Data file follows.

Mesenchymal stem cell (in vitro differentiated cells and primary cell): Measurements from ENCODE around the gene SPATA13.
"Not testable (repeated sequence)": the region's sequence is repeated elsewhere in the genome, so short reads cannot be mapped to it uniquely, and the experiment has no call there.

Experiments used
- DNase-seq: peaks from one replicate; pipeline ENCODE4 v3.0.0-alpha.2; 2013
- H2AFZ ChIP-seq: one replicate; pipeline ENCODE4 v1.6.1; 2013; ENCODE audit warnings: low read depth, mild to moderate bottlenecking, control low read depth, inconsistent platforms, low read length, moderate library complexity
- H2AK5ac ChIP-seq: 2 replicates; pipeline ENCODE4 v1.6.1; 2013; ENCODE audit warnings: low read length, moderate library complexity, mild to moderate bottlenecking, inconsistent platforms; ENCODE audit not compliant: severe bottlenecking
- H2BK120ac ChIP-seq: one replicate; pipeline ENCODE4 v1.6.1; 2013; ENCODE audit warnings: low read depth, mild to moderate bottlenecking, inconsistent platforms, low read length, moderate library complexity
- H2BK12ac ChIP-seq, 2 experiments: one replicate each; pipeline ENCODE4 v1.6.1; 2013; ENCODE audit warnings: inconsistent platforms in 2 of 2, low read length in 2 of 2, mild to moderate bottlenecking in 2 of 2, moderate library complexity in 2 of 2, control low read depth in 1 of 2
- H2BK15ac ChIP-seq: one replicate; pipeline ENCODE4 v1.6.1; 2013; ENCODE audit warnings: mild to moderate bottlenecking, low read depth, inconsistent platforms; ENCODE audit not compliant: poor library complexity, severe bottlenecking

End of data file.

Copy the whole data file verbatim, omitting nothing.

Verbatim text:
Mesenchymal stem cell (in vitro differentiated cells and primary cell): Measurements from ENCODE around the gene SPATA13.
"Not testable (repeated sequence)": the region's sequence is repeated elsewhere in the genome, so short reads cannot be mapped to it uniquely, and the experiment has no call there.

Experiments used
- DNase-seq: peaks from one replicate; pipeline ENCODE4 v3.0.0-alpha.2; 2013
- H2AFZ ChIP-seq: one replicate; pipeline ENCODE4 v1.6.1; 2013; ENCODE audit warnings: low read depth, mild to moderate bottlenecking, control low read depth, inconsistent platforms, low read length, moderate library complexity
- H2AK5ac ChIP-seq: 2 replicates; pipeline ENCODE4 v1.6.1; 2013; ENCODE audit warnings: low read length, moderate library complexity, mild to moderate bottlenecking, inconsistent platforms; ENCODE audit not compliant: severe bottlenecking
- H2BK120ac ChIP-seq: one replicate; pipeline ENCODE4 v1.6.1; 2013; ENCODE audit warnings: low read depth, mild to moderate bottlenecking, inconsistent platforms, low read length, moderate library complexity
- H2BK12ac ChIP-seq, 2 experiments: one replicate each; pipeline ENCODE4 v1.6.1; 2013; ENCODE audit warnings: inconsistent platforms in 2 of 2, low read length in 2 of 2, mild to moderate bottlenecking in 2 of 2, moderate library complexity in 2 of 2, control low read depth in 1 of 2
- H2BK15ac ChIP-seq: one replicate; pipeline ENCODE4 v1.6.1; 2013; ENCODE audit warnings: mild to moderate bottlenecking, low read depth, inconsistent platforms; ENCODE audit not compliant: poor library complexity, severe bottlenecking